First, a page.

AfCFTA headquarters being cited in Accra Ghana is ready. Ghana to Senegal and Nigeria must key in and drive the same agenda. Otherwise, we will not be able to compete with northern Africa, eastern Africa, and southern Africa. We should be very grateful we have AfCFTA and ECOWAS. People do not have such opportunities. What we need now is that there must be communication, coordination among the West African brothers. The secretary-general of AfCFTA is very capable; I have read a lot about him. So, we have a lot of professors on the continent; I know the capability of Africa, and I respect our professors. Also, there is no crisis because the rule of origin is there and the rule of compensation and competition. In Nigeria, there is no rule on competition. But in West Africa, there is.
The headquarters of AfCFTA is in Accra, Ghana. Why couldn’t it be in, say, Lagos or Abuja? Has Nigeria played any remarkable role in the setup?
The struggles others have passed through, as Nigeria didn’t sign the AfCFTA neither is the country a full member of the agreement, has led to the decision being taken in Niamey to site the headquarter in Ghana as a result of the roles played by Kwame Nkrumah and J.J Rowlings of Ghana. On the ETLS, we have ECOWAS, Egypt has AFREXIM, Abidjan has ADB, Cotonou has ECOWAS fund, Sierra Leone has the WABA, and Guinea has WACH.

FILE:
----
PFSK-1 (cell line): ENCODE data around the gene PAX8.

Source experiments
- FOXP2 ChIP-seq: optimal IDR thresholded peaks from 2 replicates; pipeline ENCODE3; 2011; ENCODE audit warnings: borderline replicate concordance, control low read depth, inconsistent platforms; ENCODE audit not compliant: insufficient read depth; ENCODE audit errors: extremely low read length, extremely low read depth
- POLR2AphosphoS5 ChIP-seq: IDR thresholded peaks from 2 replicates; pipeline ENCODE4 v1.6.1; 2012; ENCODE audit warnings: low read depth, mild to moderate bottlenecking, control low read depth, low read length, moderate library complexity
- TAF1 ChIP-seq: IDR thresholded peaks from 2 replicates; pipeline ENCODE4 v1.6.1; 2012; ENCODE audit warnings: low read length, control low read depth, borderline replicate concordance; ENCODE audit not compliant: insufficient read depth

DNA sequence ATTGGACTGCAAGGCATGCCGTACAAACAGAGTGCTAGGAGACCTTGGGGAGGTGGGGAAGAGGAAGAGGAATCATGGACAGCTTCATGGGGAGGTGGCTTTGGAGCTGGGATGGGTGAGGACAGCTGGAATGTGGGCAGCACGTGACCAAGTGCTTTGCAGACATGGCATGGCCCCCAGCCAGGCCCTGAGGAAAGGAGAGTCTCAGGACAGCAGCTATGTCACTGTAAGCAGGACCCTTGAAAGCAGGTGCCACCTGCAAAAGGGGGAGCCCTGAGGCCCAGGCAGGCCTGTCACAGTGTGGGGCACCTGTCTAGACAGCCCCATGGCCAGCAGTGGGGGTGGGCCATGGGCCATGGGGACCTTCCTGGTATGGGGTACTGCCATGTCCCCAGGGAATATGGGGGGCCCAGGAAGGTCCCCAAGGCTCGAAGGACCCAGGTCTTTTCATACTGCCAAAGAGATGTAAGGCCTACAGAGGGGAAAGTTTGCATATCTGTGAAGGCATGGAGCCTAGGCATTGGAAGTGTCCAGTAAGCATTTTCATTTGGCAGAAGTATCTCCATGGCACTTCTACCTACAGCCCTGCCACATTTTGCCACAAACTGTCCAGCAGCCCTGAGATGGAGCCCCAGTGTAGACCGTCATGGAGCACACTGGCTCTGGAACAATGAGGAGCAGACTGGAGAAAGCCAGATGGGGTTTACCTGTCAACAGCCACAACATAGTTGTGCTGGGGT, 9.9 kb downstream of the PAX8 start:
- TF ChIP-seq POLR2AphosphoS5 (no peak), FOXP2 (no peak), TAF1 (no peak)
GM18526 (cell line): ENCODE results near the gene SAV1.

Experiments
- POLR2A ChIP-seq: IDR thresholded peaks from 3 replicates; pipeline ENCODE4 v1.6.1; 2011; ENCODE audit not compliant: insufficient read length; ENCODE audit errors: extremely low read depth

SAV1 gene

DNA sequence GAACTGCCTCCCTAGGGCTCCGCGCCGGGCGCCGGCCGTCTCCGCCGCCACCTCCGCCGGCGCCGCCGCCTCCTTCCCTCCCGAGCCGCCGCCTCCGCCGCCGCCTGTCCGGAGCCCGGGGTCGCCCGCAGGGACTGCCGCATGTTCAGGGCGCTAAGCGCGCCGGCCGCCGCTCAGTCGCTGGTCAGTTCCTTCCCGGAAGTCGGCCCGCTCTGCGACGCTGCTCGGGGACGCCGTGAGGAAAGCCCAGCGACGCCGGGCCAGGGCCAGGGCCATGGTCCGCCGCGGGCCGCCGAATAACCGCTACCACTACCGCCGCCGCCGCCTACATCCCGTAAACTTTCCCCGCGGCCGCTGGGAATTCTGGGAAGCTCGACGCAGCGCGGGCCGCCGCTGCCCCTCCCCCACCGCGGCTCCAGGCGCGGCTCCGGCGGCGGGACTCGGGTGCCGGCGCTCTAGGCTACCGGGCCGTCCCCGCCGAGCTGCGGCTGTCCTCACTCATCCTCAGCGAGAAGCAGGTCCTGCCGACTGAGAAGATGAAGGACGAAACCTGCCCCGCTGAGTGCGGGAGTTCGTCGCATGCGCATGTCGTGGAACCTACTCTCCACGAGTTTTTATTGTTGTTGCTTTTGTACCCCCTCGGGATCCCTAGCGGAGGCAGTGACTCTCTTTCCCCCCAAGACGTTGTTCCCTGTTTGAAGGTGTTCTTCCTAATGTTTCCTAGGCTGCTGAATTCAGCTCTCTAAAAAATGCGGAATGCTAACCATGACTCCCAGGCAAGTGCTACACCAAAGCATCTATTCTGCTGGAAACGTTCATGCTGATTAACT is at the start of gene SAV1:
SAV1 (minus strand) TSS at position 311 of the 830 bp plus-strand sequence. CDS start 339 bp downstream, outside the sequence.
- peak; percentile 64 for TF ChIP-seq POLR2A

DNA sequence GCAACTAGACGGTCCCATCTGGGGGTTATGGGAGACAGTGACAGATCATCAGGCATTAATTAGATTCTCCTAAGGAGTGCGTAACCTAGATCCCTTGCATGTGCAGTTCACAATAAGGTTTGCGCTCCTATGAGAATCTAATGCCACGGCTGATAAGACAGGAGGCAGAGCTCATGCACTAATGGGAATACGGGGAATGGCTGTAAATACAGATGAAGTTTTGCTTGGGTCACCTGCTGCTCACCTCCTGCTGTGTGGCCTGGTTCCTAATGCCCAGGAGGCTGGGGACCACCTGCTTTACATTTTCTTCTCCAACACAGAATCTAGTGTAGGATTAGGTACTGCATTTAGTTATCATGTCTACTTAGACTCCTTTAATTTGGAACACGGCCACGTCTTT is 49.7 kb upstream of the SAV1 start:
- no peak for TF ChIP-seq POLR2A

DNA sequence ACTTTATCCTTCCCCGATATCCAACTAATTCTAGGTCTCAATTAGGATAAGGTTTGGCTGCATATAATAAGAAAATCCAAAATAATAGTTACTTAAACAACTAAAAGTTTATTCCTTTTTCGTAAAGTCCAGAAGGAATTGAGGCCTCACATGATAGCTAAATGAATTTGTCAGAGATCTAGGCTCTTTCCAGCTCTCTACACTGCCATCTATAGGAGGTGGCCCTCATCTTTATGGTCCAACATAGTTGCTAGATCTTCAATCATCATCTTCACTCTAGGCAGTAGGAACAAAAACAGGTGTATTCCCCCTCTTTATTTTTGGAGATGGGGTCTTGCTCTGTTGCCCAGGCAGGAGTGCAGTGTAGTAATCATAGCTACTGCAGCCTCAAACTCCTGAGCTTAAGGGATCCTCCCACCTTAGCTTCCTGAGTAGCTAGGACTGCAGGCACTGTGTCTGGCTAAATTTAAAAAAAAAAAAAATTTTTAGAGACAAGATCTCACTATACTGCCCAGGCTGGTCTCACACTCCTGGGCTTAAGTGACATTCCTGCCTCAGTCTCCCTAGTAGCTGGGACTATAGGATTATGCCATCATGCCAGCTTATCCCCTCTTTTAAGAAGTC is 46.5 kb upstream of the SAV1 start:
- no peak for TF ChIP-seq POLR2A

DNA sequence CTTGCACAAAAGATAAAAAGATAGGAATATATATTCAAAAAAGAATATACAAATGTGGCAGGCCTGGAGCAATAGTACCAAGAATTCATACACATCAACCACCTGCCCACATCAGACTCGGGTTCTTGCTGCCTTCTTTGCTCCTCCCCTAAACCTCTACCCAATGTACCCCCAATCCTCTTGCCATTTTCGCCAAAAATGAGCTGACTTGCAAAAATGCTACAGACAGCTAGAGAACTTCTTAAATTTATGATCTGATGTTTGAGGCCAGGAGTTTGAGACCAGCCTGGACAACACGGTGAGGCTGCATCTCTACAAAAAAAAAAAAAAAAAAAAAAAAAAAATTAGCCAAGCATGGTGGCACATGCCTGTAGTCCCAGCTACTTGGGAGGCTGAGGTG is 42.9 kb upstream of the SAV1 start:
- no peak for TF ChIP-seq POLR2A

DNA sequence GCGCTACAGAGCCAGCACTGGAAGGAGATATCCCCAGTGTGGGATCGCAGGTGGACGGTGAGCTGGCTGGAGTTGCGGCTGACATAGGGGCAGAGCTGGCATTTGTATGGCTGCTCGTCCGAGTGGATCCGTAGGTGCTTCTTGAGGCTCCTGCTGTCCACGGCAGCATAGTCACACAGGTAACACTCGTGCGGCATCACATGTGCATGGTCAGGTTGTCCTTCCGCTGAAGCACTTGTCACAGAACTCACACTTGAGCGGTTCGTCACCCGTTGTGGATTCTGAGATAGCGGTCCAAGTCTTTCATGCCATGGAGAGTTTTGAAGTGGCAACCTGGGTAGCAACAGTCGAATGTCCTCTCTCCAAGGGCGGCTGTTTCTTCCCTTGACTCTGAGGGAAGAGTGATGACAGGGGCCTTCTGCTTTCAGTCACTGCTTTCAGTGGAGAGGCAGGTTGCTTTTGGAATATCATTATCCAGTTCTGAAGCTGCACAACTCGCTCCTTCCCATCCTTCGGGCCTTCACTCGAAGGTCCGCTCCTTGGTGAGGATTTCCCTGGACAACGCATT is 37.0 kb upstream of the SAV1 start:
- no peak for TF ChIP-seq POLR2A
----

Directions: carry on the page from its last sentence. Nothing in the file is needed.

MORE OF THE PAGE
Nigeria has not been a big beneficiary of the ETLS (ECOWAS Trade Liberalisation Scheme) relative to its size. Why? What chances has Nigeria in AfCFTA if ETLS didn’t add so much to its fortune?
Since Nigeria left, there are no export managers any longer. We were the promoters and we benefitted. We have major companies which can be found at Ijora, Apapa, Oregun, etc. Nigeria was the first country to put $10 million as a compensation fund. The compensation fund is when you export under the ECOWAS ETLS, if the country is not collecting duty on your product. Then, you will have to compensate them (the government of that country). Nigeria was able to play that role. If we are not benefitting from the ETLS, it’s just that people did not continue from where we stopped. Even with the border closure, it is an issue. You can’t carry cement by air, but through the sea with ship, and land.
How should Nigeria promote and implement its economic and trade diversification, especially now that the petroleum economy seems to be in its twilight, and – as Coronavirus pandemic has shown – has become unreliable trade commodity?
It is for us to come together – the universities, the private sector and the government. In the past, it is the private sector before the regulator. Now, it is the MDAs before the private sector. That’s why things are not working. Even where committees are formed, you don’t see the private sector. You hear of price increase of petroleum products and electricity hikes, the private sector doesn’t get the information like any other person, which is difficult for planning.
Are there any other insights on the subject of regional trade that you feel strongly about for Nigeria to adopt?
The problem we have now is the oil-based economy, and instead of being the agric-led economy of the past. But if we now go back to agriculture, solid minerals, petroleum, ICT, Nigeria will be the giant of the world and not just Africa. The giant is not by the population because our per capita income is one of the lowest globally, while the misery index has Nigeria ranking 5th in the world and the ease of doing has not improved.